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Glossary

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  • 3D structure
    The three-dimensional structure (3D structure) of a protein is the form it has in space; it depends on the amino acid sequence and is very important for the function of the protein.
  • alignment
    A representation of 2 or more sequences, either nucleotides (DNA, RNA), or amino acids (proteins), where the nucleotides or amino acids that are the same positioned one under the other. The goal is to highlight the similarities or the differences between the sequences.
  • allele
    Chromosomes are found in multiple copies in the cell: for example, humans have 23 pairs of chromosomes. An allele is one of the versions of the nucleotide sequence found on one of the chromosomes.
  • amino acid
    Building block of proteins. Each protein consists of a succession of amino acids linked to each other. There are 20 amino acids, symbolized by the letters: A (Alanine), C (Cysteine), G (Glycine), T (Threonine), V (Valine), E (Glutamate), …
  • annotation
    Information associated with a DNA sequence of a protein sequence (gene name, protein name, biological function, etc.). This annotation is added by experts (annotator) or by prediction programs. They are stored in databases, for instance UniProtKB.
  • bacteria
    Microorganisms consisting of a single cell, devoid of a nucleus and able to live in various environments (air, soil, water, organisms…). The term ‘bacteria’, ïn everyday language, includes the group of bacterias and that of archae (formerly archaebacteria) which generally live in extreme conditions (high acidity, high temperature…).
  • bioinformatics
    Bioinformatics is a branch of the life sciences that makes use of informatic tools, mathematics and statistics to store, analyse, interpret and visualise biological data, such as DNA sequences, the 3D structure of proteins or the results of experiments, for instance. Bioinformatics play a key role in the study of evolution.
  • bp
    Abbreviation for ‘base pairs’ used to indicate the number of nucleotides in a DNA sequence.
  • cell
    The cell is the smallest building block required to constitute a living being. Their number varies from one species to another: a bacteria is constituted of a single cell, the small worm Caenorhabditis elegans of about 1,000 cells, while a human contains several 100’000 billion (10^14).
  • chromosomes
    One chromosome can be compared to a more or less compact ball made out of a string of DNA. Each cell of an organism contains the same number of chromosomes. The number of chromosomes and the number of copies varies from one species to another. Humans have 23 pairs of chromosomes, the banana has 11 chromosomes, most often in 3 copies.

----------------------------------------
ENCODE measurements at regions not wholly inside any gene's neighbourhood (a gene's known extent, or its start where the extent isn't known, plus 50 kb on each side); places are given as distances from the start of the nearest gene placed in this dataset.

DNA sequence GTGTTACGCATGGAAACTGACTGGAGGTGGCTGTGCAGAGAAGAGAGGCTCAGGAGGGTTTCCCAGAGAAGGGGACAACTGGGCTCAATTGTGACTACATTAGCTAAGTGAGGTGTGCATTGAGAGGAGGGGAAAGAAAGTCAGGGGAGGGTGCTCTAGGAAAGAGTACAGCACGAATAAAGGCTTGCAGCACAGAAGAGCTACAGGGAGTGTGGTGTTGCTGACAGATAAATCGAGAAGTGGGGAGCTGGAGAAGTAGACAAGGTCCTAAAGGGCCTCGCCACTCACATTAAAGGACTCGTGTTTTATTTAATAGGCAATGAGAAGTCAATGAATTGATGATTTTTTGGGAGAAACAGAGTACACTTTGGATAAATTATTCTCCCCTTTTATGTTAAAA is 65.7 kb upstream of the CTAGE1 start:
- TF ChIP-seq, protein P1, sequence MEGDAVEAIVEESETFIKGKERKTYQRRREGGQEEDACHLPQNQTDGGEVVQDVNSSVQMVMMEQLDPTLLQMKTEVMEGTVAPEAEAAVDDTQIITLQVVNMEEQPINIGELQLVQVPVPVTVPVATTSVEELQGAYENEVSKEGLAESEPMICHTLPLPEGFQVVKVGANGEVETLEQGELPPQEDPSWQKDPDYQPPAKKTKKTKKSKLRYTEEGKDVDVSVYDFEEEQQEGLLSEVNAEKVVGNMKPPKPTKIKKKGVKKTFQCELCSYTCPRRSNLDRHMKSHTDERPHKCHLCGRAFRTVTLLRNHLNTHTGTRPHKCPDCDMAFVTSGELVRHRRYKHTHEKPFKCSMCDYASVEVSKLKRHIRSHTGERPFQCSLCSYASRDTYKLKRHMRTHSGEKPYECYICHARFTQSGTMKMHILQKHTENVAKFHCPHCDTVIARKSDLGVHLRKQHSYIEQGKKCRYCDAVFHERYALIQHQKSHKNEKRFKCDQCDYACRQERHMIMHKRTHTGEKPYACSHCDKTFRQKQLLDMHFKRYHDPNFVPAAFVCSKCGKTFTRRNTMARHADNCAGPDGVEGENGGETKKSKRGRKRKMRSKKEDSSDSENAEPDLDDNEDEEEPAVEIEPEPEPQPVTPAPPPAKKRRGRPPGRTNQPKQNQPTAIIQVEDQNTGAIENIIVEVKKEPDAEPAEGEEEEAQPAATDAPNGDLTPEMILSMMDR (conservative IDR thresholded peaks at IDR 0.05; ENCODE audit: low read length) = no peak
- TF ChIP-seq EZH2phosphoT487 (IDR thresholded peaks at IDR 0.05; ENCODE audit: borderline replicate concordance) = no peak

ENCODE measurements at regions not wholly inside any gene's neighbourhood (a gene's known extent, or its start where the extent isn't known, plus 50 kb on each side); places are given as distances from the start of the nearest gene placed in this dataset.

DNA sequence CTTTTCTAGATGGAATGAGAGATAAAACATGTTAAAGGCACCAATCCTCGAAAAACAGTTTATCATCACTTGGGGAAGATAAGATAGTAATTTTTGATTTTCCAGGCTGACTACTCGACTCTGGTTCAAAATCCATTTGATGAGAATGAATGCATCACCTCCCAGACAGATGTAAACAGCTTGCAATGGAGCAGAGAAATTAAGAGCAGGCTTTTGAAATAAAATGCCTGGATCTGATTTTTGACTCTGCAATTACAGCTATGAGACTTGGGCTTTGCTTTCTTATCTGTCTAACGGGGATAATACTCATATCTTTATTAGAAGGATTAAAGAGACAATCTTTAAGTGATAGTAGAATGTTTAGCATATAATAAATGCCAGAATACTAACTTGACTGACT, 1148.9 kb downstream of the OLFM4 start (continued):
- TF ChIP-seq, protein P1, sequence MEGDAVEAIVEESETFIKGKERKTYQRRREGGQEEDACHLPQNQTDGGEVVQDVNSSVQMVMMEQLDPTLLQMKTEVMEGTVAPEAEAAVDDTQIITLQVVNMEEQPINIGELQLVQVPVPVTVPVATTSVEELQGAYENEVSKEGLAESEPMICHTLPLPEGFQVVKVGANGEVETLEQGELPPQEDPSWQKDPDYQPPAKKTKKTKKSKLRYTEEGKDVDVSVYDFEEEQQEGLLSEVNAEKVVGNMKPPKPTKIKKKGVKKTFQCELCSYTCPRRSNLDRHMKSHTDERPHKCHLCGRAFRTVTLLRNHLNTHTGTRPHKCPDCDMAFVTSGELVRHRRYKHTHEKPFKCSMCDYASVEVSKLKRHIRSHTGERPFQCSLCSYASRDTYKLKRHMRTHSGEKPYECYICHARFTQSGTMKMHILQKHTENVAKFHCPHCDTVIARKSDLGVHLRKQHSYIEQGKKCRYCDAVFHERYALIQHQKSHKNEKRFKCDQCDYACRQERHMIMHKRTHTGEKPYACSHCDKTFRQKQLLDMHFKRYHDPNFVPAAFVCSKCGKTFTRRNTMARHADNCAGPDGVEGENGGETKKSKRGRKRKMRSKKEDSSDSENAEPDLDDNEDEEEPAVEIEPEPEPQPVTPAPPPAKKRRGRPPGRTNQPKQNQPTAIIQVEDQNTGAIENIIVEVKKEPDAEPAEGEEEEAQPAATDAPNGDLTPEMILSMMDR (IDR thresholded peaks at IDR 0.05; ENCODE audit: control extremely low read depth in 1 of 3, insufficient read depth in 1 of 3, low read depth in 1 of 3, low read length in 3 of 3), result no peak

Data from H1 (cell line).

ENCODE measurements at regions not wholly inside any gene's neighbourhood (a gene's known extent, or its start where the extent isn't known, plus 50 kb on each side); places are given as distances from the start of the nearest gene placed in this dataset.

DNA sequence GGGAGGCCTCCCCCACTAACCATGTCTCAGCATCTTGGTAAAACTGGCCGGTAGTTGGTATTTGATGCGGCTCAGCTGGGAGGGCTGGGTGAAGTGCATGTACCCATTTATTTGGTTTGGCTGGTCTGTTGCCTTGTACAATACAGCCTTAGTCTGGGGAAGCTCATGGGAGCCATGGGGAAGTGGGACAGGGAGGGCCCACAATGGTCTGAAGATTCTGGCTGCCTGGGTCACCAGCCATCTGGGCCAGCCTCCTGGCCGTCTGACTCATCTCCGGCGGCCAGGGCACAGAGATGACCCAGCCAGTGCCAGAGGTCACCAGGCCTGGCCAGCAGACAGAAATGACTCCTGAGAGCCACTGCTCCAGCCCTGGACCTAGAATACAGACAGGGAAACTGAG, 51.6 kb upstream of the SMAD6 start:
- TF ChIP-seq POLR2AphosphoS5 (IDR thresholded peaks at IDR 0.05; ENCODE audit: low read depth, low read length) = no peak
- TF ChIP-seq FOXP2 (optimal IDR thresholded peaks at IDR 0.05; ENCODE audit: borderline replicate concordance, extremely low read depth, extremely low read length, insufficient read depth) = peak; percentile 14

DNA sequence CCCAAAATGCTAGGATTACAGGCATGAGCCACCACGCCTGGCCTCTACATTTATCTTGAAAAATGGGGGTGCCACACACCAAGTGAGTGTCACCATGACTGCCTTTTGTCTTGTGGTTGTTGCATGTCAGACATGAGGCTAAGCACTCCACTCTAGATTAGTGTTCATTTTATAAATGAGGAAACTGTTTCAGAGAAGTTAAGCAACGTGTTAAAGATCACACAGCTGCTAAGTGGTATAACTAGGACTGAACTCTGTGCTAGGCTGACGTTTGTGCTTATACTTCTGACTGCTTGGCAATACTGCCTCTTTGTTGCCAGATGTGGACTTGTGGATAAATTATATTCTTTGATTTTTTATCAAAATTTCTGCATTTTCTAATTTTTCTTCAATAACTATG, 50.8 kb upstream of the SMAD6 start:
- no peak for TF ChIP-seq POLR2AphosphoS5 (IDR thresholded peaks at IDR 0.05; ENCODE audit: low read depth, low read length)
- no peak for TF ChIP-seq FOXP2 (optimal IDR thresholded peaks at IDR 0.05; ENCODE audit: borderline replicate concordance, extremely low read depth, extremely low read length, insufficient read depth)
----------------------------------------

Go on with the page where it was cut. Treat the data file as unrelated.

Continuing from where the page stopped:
• database
    Electronic encyclopedia in which data are organised in a structured manner in order to efficiently store large amounts of information. For example, the UniProtKB database stores information on the proteins from all organisms and the OMA database stores information on orthologous genes. These databases are updated regularly.
  • DNA
    DNA consists of a succession of 4 nucleotides linked to each other and symbolized by the letters a (adenine), c (cytosine), g (guanine) et t (thymine). The nucleotide order in the sequence is very important : it carries the genetic information.
  • eukaryote
    Refers to an organism whose cells contain a nucleus containing the chromosomes. This is the case of animals (including humans), plants and yeasts. Contrary to eukaryotes, prokaryotes do not have a nucleus and their chromosomes are ‘free’ within the cell.
  • evolution
    Evolution refers to the transformation undergone by living organisms (animals, plants, bacteria) or viruses over several successive generations. It is the consequence of gradual and random genetic changes. It is at the origin of the creation of new species from a common ancestor. The story of species can be represented graphically by a phylogenetic tree.
  • exon
    In eukaryotes, genes are composed of coding regions (exons) and non-coding regions (introns). The exons contain the genetic information to build proteins.
  • genes
    A gene is a piece of DNA which contains all the necessary information to build, in most cases, a protein
  • genetic code
    Almost universal code that allows a sequence of nucleotides (DNA, mRNA) to be translated  into a sequence of amino acids (protein). One amino acid is coded by 3 nucleic acids (codon).